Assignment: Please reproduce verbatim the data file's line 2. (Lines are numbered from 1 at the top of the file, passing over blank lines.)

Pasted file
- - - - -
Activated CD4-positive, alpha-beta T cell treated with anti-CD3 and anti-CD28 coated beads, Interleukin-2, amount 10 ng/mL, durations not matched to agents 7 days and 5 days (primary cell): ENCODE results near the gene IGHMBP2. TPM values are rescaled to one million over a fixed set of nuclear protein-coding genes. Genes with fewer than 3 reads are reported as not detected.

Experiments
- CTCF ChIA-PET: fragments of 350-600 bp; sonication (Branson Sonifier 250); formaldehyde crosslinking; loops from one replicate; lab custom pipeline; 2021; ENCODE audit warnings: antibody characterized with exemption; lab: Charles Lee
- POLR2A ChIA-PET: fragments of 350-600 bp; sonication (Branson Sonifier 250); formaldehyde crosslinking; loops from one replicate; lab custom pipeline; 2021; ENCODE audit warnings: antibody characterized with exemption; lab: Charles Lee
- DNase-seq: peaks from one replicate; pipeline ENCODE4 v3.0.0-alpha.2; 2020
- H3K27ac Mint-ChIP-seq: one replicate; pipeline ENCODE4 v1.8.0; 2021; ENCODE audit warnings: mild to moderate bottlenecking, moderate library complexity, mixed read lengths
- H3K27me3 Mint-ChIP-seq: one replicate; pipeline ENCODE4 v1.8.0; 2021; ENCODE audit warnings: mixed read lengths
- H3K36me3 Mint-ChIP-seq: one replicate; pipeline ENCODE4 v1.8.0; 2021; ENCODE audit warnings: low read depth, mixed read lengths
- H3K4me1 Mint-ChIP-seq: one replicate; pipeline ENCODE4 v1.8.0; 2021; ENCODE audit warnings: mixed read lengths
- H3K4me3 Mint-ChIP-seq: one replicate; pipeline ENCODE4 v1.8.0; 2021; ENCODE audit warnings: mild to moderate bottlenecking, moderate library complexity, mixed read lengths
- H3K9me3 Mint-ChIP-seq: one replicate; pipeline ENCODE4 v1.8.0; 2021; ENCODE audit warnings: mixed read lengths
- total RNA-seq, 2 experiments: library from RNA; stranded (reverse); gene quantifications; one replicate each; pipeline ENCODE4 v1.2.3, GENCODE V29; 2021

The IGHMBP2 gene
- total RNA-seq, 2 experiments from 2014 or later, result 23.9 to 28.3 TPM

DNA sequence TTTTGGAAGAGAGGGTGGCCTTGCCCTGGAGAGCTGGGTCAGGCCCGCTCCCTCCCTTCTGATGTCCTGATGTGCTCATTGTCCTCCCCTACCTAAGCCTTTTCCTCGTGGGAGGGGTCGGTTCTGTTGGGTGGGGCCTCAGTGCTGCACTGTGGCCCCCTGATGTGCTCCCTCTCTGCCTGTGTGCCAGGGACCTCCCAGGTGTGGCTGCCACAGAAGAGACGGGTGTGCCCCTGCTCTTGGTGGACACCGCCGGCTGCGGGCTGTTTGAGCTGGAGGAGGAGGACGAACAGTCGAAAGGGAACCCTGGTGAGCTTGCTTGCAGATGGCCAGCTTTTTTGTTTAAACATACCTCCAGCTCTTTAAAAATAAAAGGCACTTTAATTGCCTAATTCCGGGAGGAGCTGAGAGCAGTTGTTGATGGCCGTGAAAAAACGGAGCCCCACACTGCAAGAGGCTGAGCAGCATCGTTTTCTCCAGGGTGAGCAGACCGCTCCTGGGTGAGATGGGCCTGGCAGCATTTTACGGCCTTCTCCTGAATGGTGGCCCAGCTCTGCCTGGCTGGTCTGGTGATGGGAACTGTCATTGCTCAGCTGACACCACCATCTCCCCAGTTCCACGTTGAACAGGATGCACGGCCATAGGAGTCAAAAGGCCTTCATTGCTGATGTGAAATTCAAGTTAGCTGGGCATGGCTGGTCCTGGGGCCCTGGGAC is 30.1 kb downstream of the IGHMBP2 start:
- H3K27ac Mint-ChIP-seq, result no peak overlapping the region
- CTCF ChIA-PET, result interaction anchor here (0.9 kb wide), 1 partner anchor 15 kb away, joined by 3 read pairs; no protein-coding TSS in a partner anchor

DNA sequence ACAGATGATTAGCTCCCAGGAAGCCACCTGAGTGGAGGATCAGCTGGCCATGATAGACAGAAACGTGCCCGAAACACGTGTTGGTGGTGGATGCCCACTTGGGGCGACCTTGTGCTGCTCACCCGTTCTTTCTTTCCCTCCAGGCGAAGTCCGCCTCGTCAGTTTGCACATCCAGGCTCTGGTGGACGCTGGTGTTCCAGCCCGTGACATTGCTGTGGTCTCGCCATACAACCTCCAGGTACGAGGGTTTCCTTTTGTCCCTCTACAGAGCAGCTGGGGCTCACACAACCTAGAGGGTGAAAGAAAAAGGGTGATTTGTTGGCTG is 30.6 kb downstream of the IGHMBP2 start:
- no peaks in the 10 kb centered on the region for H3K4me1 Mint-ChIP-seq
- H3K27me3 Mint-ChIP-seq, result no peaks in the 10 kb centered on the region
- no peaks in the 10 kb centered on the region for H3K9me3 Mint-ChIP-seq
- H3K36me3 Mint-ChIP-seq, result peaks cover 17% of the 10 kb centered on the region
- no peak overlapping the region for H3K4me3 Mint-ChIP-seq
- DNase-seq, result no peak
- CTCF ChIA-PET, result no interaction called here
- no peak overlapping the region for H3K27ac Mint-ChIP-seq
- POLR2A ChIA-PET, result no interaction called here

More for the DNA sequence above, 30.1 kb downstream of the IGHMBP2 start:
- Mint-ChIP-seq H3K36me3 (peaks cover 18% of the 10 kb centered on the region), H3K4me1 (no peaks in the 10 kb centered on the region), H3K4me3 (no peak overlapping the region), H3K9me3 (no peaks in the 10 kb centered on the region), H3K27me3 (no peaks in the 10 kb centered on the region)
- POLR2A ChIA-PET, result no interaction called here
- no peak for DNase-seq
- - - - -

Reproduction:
Experiments